- The Washington Times - Wednesday, February 27, 2008

Leaders of the World Health Organization yesterday said that drug-resistant tuberculosis has been recorded at its highest rates ever and that wealthier countries must step up efforts quickly to help poorer countries fight the disease or the world could be heading toward a disastrous situation.

“If we don’t act now we are really going to risk a disaster,” said Mario Raviglione, director of WHO’s Stop TB department, which released a report on drug-resistant TB yesterday. “TB drug resistance needs a frontal assault.”

The WHO report — the largest survey on the topic to date — found that multidrug-resistant tuberculosis, known as MDR-TB, has been recorded at its highest levels worldwide and that 45 countries have recorded cases of the most extensively drug-resistant form of the disease, known as XDR-TB.

Dr. Raviglione said that given the ease of travel and the fact that TB can lie dormant before manifesting itself, “no country in the world is safe” and “it’s quite important for every country to react in the same forceful way.”

Quick diagnosis and proper treatment are the best ways to stop the drug-resistant forms from developing, he said.

According to an analysis of the data in the report, WHO leaders estimate that nearly a half-million cases of MDR-TB develop each year, which is about 5 percent of 9 million new TB cases of all types. The report is based on data WHO collected from 81 countries from 2002 to 2006.

It found the highest rate in Baku, the capital of Azerbaijan, where 22.3 percent of the new TB cases are multidrug-resistant. Of the 20 areas surveyed with the highest proportion of MDR-TB, 14 are in countries of the former Soviet Union and four are in China.

The lowest proportions of MDR-TB are in the Americas, Central Europe and Africa, with the exceptions of Peru, Rwanda and Guatemala, the report found. Dr. Raviglione noted that only six countries in Africa had the capacity to report the data, so the situation there could be worse.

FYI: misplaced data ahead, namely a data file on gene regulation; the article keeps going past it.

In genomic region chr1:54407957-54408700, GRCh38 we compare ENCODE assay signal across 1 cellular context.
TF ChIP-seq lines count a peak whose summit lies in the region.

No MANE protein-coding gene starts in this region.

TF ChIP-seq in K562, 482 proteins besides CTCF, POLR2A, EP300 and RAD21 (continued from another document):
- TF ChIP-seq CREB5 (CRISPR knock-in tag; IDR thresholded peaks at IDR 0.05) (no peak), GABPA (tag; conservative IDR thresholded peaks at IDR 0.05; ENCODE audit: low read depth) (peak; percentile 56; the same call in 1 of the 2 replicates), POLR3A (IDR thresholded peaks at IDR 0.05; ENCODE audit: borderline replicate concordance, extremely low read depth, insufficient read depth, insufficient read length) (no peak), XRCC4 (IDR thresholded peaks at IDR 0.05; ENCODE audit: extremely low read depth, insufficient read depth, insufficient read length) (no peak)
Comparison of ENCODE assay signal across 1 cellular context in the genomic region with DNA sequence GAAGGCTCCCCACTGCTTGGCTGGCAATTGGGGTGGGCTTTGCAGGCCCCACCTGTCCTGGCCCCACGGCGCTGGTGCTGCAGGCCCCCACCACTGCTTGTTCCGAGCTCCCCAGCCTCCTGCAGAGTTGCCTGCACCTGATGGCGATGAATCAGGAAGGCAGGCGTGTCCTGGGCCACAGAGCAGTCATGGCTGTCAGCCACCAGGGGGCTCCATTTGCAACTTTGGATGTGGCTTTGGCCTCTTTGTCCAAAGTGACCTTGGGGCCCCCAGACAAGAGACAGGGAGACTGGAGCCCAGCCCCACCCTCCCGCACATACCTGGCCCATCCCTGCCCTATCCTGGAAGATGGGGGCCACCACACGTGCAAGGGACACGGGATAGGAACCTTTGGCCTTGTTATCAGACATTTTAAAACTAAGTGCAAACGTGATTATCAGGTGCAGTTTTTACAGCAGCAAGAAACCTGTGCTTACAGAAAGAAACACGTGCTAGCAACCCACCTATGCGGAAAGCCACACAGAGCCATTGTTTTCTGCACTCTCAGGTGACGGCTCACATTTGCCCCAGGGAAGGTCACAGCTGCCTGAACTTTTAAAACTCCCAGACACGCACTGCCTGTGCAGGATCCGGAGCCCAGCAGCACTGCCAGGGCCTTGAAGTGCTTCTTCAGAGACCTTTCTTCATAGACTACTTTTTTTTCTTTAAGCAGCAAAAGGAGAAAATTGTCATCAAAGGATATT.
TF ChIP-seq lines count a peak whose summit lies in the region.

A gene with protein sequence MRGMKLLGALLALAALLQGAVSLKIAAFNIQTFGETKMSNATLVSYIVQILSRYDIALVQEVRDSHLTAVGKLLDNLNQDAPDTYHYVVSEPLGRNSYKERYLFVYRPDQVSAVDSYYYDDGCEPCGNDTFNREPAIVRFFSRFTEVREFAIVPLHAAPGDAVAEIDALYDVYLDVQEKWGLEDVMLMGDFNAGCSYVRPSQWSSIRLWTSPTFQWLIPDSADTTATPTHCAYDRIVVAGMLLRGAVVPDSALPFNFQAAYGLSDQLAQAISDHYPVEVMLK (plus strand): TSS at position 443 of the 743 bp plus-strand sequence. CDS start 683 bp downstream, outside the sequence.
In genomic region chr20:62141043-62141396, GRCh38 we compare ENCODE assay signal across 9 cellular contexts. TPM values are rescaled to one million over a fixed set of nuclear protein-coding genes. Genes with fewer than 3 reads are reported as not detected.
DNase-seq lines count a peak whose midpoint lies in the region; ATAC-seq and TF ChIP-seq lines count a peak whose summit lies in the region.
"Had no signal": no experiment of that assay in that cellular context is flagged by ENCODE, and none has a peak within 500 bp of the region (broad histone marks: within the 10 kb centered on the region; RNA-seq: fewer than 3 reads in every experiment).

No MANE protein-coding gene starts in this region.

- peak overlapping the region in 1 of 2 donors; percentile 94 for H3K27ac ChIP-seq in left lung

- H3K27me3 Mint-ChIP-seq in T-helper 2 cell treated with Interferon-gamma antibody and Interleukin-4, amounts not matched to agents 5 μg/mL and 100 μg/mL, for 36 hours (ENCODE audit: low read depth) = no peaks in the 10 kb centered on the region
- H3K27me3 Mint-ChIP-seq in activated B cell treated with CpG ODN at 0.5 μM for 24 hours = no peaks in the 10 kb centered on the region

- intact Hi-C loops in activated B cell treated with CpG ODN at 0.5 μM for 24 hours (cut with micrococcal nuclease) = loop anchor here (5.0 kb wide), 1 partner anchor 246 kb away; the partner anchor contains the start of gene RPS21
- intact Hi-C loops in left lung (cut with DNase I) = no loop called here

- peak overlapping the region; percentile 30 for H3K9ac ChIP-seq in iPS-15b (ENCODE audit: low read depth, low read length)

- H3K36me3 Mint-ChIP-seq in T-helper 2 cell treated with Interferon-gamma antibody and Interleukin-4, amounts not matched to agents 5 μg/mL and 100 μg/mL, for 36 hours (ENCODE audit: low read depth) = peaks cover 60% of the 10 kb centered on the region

The report said significant reductions of the burden of MDR-TB in the U.S. and Hong Kong populations continue.

Drug-resistant TB typically develops when the infected person doesn’t receive proper initial treatment, according to WHO. A person with a drug-resistant strain of the disease can pass that strain directly to another person.

MDR-TB is TB that keeps growing even when exposed to isoniazid and rifampicin, the two most powerful anti-TB drugs. XDR-TB keeps growing when exposed to those drugs, as well as another type known as fluoroquinolones and any one of the second-line anti-TB injectable drugs.

The WHO released other reports on drug-resistant TB in 1997, 2000 and 2004.

The House Foreign Affairs Committee is set to vote today on a Democrat-crafted bill that would renew President Bush’s anti-AIDS initiative, which also includes efforts to fight TB and malaria worldwide. Joanne Carter, legislative director of the anti-poverty group Results, praised the bill for calling for about $4 billion to ramp up anti-TB efforts.

Dr. Raviglione said drug-resistant TB can be stopped. He noted that since Estonia and Latvia were identified as drug-resistant TB “hot spots” in the 1990s, money and attention were focused on the disease and the rates in those countries have stabilized.

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